Whether it’s an icebreaker at work, on a date, or you’re just getting to know someone, a great question to ask is “are you a dog person or a cat person?”
Dogs and cats are the most popular household pets and can bring great comfort to their owners. Different kinds of dogs and cats will appeal to different people – so there’s generally something for everyone.
As pet insurance experts, we wanted to learn more about dog people and cat people, how common pet ownership is, what motivates people to buy a pet, and why non-pet owners don’t have pets.
We ran a survey of more than 3,000 people in Australia, Canada and the USA to dig into what makes dog and cat people tick.
So sit back and enjoy these pawesome stats about mankind’s furry friends!
From the get-go it became clear that across all three nations surveyed, dogs have earnt their place as “man’s best friend.”
Over half of those surveyed said they considered themselves dog people. This was highest in Australia with 61.0% preferring canines over felines. The USA wasn’t far behind at 58.8%, while Canadians sat just below the halfway mark at 49.6%.
Canada had the highest percentage of cat people with roughly one third of respondents choosing cats over dogs, while in the US and Australia cat people made up one in four respondents. Canada also had the highest number of people who said they were neither, with 18.2% picking this option compared to 14.3% of Americans and 13.5% of Australians.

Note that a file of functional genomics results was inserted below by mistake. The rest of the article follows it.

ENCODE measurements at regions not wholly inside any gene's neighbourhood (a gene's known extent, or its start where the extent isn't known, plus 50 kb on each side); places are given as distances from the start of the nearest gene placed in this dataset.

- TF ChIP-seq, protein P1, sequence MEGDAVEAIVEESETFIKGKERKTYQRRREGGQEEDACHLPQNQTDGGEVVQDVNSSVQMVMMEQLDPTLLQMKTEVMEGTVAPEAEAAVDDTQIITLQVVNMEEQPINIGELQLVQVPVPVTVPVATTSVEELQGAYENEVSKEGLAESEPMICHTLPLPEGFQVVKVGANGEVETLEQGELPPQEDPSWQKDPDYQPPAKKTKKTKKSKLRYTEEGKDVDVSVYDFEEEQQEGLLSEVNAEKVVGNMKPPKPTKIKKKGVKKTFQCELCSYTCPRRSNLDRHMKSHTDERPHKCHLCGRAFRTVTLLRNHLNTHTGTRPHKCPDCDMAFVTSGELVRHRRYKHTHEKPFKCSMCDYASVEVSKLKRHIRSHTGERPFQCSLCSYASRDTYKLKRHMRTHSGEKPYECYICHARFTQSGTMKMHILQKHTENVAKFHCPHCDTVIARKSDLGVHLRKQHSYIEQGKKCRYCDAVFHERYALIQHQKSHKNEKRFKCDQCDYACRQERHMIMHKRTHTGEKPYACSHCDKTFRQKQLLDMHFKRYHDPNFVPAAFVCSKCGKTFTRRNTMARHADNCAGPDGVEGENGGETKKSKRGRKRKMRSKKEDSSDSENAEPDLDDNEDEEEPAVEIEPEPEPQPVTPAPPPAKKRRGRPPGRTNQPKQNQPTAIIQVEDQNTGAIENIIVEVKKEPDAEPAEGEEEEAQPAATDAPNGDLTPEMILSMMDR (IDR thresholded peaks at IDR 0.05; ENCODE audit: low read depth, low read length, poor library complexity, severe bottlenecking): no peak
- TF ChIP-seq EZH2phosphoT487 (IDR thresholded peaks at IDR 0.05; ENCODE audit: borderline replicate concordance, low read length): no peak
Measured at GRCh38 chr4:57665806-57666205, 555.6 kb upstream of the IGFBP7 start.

While not everyone can own a pet, for those that do, dogs were again the number one choice.
America had the highest number of dog owners with 55.9% saying they currently had a canine companion, followed by Australia at 49.6% and Canada at 41.9%. Interestingly, Australia had the highest response for ‘other animal’ with one-in-ten saying they owned pets besides cats or dogs.
|Which type of animal do you own?||Australia||Canada||USA|
It is of course completely possible for cats and dogs to coexist, though the proportion of people who have both a cat and a dog is much lower than those who own one or the other. But hey, if you can’t decide, “why don’t we have both?”
In the USA, out of all those who owned at least one pet, 23.6% owned both a cat and a dog. In Canada it was 19.5%, while Australia had the lowest number of people with both a feline and canine companion at just 15.3% of pet owners surveyed.
There were some clear trends and a few interesting differences when we broke the data down for men and women and different age groups.
Across all three countries, women were more likely to be cat people than dog people (29.9% vs 20.7% in Australia, 34.5% vs 29.7% in Canada, and 29.5% vs 24.2% in the USA). Men were more likely to not own any pets compared to women, but interestingly there were slightly more Australian men than women who owned a dog (50.5% vs 48.9%).
When breaking the response up by age group, there was a clear trend where older generations were more likely than younger generations to say they were cat people, or neither – though dogs were still the number one choice – except in Australia. While older generations of people surveyed in Australia were more likely to say they were neither a cat or a dog person, the preference for cats declined alongside dogs, rather than rising as it did in Canada and the USA.